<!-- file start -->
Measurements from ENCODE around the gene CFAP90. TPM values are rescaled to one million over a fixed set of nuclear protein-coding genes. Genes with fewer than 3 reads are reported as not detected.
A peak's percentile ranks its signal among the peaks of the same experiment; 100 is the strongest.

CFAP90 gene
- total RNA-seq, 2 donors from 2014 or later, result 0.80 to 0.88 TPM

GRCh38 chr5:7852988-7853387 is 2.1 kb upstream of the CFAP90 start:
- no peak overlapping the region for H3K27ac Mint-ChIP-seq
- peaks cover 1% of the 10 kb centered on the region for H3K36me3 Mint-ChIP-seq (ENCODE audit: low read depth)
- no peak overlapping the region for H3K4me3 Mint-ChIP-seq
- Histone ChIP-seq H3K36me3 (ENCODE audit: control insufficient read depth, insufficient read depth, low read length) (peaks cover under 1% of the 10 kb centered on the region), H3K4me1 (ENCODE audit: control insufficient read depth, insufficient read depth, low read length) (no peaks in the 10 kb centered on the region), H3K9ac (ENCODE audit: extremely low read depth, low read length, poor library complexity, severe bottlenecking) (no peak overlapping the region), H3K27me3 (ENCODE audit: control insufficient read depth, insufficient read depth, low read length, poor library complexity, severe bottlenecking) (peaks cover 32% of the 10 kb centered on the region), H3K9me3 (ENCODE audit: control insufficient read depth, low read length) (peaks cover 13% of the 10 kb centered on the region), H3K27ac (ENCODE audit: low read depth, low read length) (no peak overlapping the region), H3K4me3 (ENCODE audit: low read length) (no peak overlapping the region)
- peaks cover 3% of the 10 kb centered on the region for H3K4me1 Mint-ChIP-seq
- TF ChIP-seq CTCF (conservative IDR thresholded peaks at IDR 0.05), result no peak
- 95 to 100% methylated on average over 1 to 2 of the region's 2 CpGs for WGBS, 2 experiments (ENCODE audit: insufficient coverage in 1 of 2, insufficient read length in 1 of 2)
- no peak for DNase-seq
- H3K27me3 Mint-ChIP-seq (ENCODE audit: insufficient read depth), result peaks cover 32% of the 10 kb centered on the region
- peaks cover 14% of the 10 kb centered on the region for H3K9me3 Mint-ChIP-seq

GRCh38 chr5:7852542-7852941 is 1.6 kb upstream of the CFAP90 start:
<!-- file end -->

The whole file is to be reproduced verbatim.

Measurements from ENCODE around the gene CFAP90. TPM values are rescaled to one million over a fixed set of nuclear protein-coding genes. Genes with fewer than 3 reads are reported as not detected.
A peak's percentile ranks its signal among the peaks of the same experiment; 100 is the strongest.

CFAP90 gene
- total RNA-seq, 2 donors from 2014 or later, result 0.80 to 0.88 TPM

GRCh38 chr5:7852988-7853387 is 2.1 kb upstream of the CFAP90 start:
- no peak overlapping the region for H3K27ac Mint-ChIP-seq
- peaks cover 1% of the 10 kb centered on the region for H3K36me3 Mint-ChIP-seq (ENCODE audit: low read depth)
- no peak overlapping the region for H3K4me3 Mint-ChIP-seq
- Histone ChIP-seq H3K36me3 (ENCODE audit: control insufficient read depth, insufficient read depth, low read length) (peaks cover under 1% of the 10 kb centered on the region), H3K4me1 (ENCODE audit: control insufficient read depth, insufficient read depth, low read length) (no peaks in the 10 kb centered on the region), H3K9ac (ENCODE audit: extremely low read depth, low read length, poor library complexity, severe bottlenecking) (no peak overlapping the region), H3K27me3 (ENCODE audit: control insufficient read depth, insufficient read depth, low read length, poor library complexity, severe bottlenecking) (peaks cover 32% of the 10 kb centered on the region), H3K9me3 (ENCODE audit: control insufficient read depth, low read length) (peaks cover 13% of the 10 kb centered on the region), H3K27ac (ENCODE audit: low read depth, low read length) (no peak overlapping the region), H3K4me3 (ENCODE audit: low read length) (no peak overlapping the region)
- peaks cover 3% of the 10 kb centered on the region for H3K4me1 Mint-ChIP-seq
- TF ChIP-seq CTCF (conservative IDR thresholded peaks at IDR 0.05), result no peak
- 95 to 100% methylated on average over 1 to 2 of the region's 2 CpGs for WGBS, 2 experiments (ENCODE audit: insufficient coverage in 1 of 2, insufficient read length in 1 of 2)
- no peak for DNase-seq
- H3K27me3 Mint-ChIP-seq (ENCODE audit: insufficient read depth), result peaks cover 32% of the 10 kb centered on the region
- peaks cover 14% of the 10 kb centered on the region for H3K9me3 Mint-ChIP-seq

GRCh38 chr5:7852542-7852941 is 1.6 kb upstream of the CFAP90 start: